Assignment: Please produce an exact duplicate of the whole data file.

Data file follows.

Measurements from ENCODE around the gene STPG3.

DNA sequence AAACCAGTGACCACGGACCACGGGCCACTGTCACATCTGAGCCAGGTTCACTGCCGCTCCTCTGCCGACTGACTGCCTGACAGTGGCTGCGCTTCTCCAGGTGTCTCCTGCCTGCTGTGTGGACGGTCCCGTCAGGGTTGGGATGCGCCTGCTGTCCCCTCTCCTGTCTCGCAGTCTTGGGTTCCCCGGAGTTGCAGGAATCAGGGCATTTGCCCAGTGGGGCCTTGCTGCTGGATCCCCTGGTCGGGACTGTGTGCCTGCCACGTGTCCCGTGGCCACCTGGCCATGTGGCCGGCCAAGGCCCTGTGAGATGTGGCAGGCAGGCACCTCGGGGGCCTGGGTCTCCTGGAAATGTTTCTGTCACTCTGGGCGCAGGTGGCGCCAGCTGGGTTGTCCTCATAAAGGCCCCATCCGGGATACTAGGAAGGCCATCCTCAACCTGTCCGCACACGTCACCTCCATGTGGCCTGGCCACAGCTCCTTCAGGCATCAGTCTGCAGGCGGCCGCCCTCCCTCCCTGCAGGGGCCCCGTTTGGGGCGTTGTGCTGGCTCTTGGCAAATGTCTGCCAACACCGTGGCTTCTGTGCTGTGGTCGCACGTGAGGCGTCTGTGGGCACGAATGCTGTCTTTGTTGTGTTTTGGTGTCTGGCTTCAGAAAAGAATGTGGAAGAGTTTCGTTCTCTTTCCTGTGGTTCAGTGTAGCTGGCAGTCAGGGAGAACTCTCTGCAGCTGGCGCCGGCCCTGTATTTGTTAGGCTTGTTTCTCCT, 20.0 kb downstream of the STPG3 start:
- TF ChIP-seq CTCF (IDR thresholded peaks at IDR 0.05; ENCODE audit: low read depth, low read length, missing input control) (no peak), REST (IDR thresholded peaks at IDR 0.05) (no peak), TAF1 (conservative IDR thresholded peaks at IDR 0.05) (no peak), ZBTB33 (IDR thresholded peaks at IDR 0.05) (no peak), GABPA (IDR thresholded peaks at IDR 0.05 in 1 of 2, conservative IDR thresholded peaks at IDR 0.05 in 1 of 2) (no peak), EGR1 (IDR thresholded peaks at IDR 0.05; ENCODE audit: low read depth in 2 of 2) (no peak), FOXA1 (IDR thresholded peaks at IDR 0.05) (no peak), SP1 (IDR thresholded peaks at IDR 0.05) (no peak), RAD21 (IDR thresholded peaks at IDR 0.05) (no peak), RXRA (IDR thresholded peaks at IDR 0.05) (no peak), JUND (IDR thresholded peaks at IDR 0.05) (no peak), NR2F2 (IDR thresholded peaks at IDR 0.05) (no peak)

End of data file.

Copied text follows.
Measurements from ENCODE around the gene STPG3.

DNA sequence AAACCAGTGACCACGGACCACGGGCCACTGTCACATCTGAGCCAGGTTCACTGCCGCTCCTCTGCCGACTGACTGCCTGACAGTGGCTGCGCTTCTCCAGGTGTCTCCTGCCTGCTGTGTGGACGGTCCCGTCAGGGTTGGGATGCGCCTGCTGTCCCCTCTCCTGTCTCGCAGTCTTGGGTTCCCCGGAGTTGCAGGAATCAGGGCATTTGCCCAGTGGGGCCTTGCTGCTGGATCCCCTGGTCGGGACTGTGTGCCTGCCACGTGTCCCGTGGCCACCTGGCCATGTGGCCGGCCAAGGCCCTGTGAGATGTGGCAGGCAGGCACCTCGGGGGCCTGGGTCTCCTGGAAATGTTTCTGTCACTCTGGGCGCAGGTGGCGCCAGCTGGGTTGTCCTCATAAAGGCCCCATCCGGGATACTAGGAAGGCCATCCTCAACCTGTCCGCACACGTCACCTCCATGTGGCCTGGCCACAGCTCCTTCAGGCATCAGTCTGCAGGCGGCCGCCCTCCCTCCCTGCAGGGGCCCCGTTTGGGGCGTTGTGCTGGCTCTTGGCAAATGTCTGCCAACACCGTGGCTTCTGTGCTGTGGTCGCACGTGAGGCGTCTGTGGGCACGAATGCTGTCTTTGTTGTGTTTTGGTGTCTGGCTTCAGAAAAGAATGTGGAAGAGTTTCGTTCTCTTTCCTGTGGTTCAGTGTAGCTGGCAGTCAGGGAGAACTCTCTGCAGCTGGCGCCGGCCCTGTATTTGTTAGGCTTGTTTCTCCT, 20.0 kb downstream of the STPG3 start:
- TF ChIP-seq CTCF (IDR thresholded peaks at IDR 0.05; ENCODE audit: low read depth, low read length, missing input control) (no peak), REST (IDR thresholded peaks at IDR 0.05) (no peak), TAF1 (conservative IDR thresholded peaks at IDR 0.05) (no peak), ZBTB33 (IDR thresholded peaks at IDR 0.05) (no peak), GABPA (IDR thresholded peaks at IDR 0.05 in 1 of 2, conservative IDR thresholded peaks at IDR 0.05 in 1 of 2) (no peak), EGR1 (IDR thresholded peaks at IDR 0.05; ENCODE audit: low read depth in 2 of 2) (no peak), FOXA1 (IDR thresholded peaks at IDR 0.05) (no peak), SP1 (IDR thresholded peaks at IDR 0.05) (no peak), RAD21 (IDR thresholded peaks at IDR 0.05) (no peak), RXRA (IDR thresholded peaks at IDR 0.05) (no peak), JUND (IDR thresholded peaks at IDR 0.05) (no peak), NR2F2 (IDR thresholded peaks at IDR 0.05) (no peak)